We’ve had the chance to look at the Windows 8 developer preview for a few months now, and we’ve got even more questions about Microsoft’s next-generation OS than we’ve ever had. As the weeks go by, we’re beginning to get that knot-in-the-stomach sensation that Windows 8 could be more like Windows Vista than Windows 7.
The Windows 8 beta could underwhelm us in three key areas. Because it will be beta software, and not a final release, there will be time for Microsoft to fix them. But depending on what we’ve seen from the developer release, they may not be quick fixes.
First of all, we’ve already been underwhelmed by the dearth of announcements by major Independent Software Vendors (ISVs) that they will optimize their applications for the Metro interface that will come with Windows 8.
If you don’t believe new application software for a new platform is a big deal, just call over to HP’sTouchPad marketing department.
Metro has the ability to make desktop and laptop personal computing much more efficient and user-friendly, as well as optimize touch-based displays and use patterns. But let’s see Adobe Photoshop optimized for Metro and touch, or AutoCad.
Heck, let’s see some Microsoft software like Visio go there.
The fact that so few marquis ISVs are talking about their ground-breaking plans for Windows 8 applications is unsettling. Without major ISV buy-in or development for Windows 8 on PCs, the OS will be a tough sell.
Second, we’re not convinced that Windows 8 will offer enough value across hardware platforms to make it worth the disruption of upgrading right away.
Take a look at Apple. The look and feel of its iOS 5 and Mac OS X Lion operating systems are distinctly different from each other -- even with the Launchpad added to Lion last year. But that doesn’t matter all that much because the applications leverage the iPhone, iPad and Mac hardware platforms equally well and with consistency. Applications like Facetime, iCal, Contacts, iTunes and Reminders work equally well on the mobile iOS devices as they do on the Mac.
From what we’ve seen in pre-releases of Windows 8 on industry-standard PCs, as well as Windows Phone 7 (which is very similar to Windows 8 Metro), there still appears to be a lack of consistency in how applications will function on different hardware platforms. You’ll still have to make significant adjustments in apps like Outlook and Skype between devices. That adds complexity that rivals like Apple and, to a lesser extent, Google, have been able to remove.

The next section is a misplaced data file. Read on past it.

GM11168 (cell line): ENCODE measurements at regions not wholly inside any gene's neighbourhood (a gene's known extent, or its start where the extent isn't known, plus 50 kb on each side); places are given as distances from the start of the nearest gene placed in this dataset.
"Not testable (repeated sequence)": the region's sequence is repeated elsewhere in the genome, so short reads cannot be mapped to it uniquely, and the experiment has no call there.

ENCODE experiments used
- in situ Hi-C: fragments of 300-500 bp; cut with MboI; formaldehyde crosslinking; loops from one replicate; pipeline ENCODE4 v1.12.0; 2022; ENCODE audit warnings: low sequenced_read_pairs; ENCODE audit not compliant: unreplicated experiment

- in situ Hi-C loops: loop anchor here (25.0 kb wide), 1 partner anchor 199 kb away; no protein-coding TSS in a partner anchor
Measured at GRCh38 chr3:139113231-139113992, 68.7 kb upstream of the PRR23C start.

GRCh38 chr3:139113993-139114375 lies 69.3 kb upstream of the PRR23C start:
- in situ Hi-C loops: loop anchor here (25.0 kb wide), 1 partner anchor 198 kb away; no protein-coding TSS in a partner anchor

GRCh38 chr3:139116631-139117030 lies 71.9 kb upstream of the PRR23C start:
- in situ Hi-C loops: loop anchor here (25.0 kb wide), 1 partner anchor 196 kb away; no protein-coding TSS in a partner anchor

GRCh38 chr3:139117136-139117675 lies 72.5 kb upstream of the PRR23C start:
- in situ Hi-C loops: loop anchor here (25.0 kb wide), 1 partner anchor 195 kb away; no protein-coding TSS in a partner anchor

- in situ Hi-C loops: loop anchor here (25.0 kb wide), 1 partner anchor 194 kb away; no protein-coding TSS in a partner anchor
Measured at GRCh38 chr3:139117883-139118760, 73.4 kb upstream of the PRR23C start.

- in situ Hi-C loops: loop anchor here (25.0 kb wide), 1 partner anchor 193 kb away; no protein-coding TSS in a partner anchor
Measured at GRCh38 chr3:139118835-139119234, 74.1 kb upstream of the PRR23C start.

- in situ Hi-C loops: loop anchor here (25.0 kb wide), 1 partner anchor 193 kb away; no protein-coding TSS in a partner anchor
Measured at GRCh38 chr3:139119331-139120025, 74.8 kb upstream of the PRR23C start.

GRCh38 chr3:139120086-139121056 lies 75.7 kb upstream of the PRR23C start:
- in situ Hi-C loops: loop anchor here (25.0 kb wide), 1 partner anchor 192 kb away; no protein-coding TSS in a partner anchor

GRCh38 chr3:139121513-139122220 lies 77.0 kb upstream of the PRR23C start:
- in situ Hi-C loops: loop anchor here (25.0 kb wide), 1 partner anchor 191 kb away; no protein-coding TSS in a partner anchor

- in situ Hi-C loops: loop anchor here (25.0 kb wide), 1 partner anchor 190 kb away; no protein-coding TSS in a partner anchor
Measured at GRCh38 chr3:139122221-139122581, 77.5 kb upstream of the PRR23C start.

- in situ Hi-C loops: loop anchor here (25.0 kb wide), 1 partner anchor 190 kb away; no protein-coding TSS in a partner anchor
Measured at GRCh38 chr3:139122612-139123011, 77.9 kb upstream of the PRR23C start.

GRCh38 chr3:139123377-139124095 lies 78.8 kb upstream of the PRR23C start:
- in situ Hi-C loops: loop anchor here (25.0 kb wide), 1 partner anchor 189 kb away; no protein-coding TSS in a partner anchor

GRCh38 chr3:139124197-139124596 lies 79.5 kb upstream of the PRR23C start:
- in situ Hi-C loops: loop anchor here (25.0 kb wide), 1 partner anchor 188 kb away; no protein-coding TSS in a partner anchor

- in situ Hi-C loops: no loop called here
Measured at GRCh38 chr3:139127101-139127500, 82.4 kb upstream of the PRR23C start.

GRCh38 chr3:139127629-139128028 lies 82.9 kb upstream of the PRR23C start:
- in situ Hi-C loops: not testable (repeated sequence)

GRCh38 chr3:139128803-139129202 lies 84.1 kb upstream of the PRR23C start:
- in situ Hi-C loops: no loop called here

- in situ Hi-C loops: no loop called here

If the Windows 8 beta can’t show progress in breaking down complexity between hardware platforms, it will be a let down.
And, a third area of concern is migration costs. Even with Windows 7, which was a major improvement over Windows Vista, there were still ridiculous barriers to migration from one platform to the next. Early upgrades from Windows XP to Windows Vista gave many solution providers fits. When Windows 7 arrived, Microsoft refused to provide a straight upgrade path from Windows XP to Windows 7. Instead, it gave us silly, circuitous options like “Windows XP Mode” in Windows 7 and Windows 7 “downgrades” for enterprises that wanted a lot of lead time to make the upgrade.
With the lion's share of enterprise desktops still running Windows XP, who wants to bet that straight XP-to-Windows 8 upgrades will be just as slick? The Windows 8 beta will begin to provide us with some answers.
We’re rooting for Windows 8 because we love when technology gets better and enables us to do more, do it more efficiently, and do it better. But seeing will be believing and we’ll start to see in a few weeks.
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